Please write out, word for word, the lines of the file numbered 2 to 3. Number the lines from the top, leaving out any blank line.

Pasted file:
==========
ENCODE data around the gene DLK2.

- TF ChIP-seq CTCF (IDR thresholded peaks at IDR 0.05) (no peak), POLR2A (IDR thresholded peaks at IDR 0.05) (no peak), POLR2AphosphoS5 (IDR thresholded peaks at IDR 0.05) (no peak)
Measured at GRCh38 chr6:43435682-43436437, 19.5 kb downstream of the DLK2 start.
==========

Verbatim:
- TF ChIP-seq CTCF (IDR thresholded peaks at IDR 0.05) (no peak), POLR2A (IDR thresholded peaks at IDR 0.05) (no peak), POLR2AphosphoS5 (IDR thresholded peaks at IDR 0.05) (no peak)
Measured at GRCh38 chr6:43435682-43436437, 19.5 kb downstream of the DLK2 start.